“Conferences with larger memberships will generate more visibility for each of the member schools, affecting not only the recruitment of student athletes, but also the recruitment of the overall student body. With the current ACC’s member schools already becoming more national in student mix, expansion to include the three invited institutions will enhance our presence from the Northeast to South Florida, high-population areas from which we already draw some students.”

The next paragraph from Wellman’s letter was in bold:

     “The ACC will never be in a more strategically advantaged position in which to select new members as enlarged conferences form across the nation. We can choose expansion partners now or be left with fewer and perhaps less desirable options in the future. Moreover, Wake Forest’s position within the conference is improved by the addition of three private institutions, giving more balance to the ACC. ... ”

Sources indicate that the ACC hopes to generate a $35 million annual television contract for football by adding the three schools from the Big East.

Another source indicates Boston College, Duke, Georgia Tech, Maryland, Miami and North Carolina will comprise one division of the new ACC. The other division would include Clemson, Florida State, N.C. State, Syracuse, Virginia and Wake Forest.

What’s significant about Wellman’s perspective from East Carolina’s standpoint is that it reinforces the value of a 12-team conference.

Should the Big East lose three and add seven Division I-A football schools to get to the magic dozen, ECU’s chances for relocation to the Big East are enhanced.

The more teams the Big East adds, the better the odds appear for the Pirates.

Fashion statement

Louisville men’s basketball coach Rick Pitino seems to have a wardrobe that encompasses every occasion. Speaking in terms of his visit to Williams Arena at Minges Coliseum last winter, he had the nice suit working during the game and then was spiffed out in a velour windsuit for postgame interviews.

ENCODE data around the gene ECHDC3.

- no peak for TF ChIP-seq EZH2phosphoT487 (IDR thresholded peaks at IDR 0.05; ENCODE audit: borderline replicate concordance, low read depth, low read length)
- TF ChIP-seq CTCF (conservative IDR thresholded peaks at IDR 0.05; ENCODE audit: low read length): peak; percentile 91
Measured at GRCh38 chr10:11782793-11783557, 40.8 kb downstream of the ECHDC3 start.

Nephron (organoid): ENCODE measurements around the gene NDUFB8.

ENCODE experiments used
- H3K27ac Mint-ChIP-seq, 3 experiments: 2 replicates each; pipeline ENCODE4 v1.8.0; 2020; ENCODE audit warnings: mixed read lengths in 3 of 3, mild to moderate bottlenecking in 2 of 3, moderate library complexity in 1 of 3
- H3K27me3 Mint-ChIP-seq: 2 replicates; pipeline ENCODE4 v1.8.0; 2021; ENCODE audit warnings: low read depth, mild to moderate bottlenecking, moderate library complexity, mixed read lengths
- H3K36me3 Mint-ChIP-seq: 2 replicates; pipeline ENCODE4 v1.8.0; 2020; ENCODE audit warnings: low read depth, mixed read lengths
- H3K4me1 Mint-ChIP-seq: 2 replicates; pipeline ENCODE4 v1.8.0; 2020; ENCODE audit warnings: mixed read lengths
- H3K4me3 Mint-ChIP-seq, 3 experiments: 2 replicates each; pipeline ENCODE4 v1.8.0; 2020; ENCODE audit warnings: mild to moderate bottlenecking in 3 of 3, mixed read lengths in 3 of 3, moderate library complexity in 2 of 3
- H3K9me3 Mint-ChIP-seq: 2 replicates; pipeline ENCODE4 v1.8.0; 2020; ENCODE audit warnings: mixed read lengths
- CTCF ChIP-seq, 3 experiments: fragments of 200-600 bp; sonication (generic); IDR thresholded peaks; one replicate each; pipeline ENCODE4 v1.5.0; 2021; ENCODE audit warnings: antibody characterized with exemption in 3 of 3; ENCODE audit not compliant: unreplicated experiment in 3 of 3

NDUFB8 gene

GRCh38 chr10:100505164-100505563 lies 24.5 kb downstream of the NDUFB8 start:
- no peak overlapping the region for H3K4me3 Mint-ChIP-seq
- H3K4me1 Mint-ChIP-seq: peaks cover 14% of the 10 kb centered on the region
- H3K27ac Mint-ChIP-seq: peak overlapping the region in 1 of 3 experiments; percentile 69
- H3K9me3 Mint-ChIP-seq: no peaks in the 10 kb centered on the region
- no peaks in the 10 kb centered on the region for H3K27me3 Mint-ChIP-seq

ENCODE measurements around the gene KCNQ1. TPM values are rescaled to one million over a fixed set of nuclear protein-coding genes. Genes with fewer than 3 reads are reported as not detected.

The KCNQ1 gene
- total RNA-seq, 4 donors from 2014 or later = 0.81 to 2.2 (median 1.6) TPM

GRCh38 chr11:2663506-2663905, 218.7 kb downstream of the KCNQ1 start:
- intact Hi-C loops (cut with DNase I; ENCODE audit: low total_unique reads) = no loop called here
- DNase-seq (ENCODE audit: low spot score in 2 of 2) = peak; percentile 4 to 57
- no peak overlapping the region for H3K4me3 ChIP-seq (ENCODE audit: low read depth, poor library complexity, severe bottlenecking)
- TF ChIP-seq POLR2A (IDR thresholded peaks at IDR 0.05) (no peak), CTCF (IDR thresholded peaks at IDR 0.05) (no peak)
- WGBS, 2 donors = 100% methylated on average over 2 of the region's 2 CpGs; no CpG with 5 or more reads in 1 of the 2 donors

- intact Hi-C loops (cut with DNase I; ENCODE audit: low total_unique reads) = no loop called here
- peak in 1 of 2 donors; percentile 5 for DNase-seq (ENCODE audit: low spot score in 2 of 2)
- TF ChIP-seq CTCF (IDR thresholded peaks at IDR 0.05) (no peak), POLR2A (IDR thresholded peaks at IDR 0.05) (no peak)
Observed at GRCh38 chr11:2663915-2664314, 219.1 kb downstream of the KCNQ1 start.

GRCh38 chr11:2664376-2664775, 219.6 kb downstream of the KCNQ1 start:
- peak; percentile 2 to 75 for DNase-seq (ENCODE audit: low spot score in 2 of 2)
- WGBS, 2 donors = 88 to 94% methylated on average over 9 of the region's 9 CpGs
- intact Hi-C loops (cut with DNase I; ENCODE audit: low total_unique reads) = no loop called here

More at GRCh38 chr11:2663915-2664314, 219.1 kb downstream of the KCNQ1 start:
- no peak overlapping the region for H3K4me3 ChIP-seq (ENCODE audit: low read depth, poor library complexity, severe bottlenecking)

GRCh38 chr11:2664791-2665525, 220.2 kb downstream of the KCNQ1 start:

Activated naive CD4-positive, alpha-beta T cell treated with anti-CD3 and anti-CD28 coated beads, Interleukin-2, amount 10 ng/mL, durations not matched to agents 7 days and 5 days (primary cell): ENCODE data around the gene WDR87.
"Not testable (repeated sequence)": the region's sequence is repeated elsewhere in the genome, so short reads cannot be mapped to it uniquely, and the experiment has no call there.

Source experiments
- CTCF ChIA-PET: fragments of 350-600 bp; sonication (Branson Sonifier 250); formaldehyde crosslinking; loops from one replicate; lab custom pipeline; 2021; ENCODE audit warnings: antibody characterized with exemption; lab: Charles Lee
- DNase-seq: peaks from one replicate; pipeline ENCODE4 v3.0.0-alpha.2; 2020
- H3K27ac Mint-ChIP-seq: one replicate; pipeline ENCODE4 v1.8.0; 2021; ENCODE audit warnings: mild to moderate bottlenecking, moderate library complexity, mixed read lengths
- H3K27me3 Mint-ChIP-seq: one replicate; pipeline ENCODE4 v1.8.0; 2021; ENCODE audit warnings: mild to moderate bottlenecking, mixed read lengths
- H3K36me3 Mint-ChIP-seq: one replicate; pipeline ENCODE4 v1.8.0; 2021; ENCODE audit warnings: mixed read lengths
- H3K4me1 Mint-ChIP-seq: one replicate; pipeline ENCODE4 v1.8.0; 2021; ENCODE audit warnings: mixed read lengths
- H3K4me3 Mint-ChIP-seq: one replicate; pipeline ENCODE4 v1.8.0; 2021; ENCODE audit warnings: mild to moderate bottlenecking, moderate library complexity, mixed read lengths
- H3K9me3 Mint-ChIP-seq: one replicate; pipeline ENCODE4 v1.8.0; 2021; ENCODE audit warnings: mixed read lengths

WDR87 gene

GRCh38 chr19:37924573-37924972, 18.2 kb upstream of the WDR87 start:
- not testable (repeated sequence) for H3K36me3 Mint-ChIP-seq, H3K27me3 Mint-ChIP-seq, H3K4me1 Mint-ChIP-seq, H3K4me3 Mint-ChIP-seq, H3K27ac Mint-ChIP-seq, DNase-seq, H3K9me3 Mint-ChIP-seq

After apparently saying something to the affect that “Conference USA is godawful,” to a Syracuse columnist, perhaps in reference to the league’s football prowess, maybe Pitino has something like a neat tassled loafer — for when he puts his foot in his mouth.

Baseball notes

Two players who were dismissed from the East Carolina baseball program were taken in the later rounds of the draft this week. Right-handed pitcher Davey Penny went to the Boston Red Sox in the 28th round. Infielder Justin Phillips was selected by the Atlanta Braves in the 36th round.

Earlier, the Braves took ECU right-hander Glenn Tucker in the 11th round.

It’s not necessary to be drafted to get a shot in pro baseball as former Pirate pitcher Kieran Mattison is proving. Mattison, who signed with the Kansas City Royals organization as a free agent last July, is 6-3 for the Burlington Bees of the Midwest League. Mattison has a 1.90 earned run average.

Mattison’s numbers are particularly eye-catching in light of the Bees’ 21-35 record.

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02/23/2007 12:40:42 AM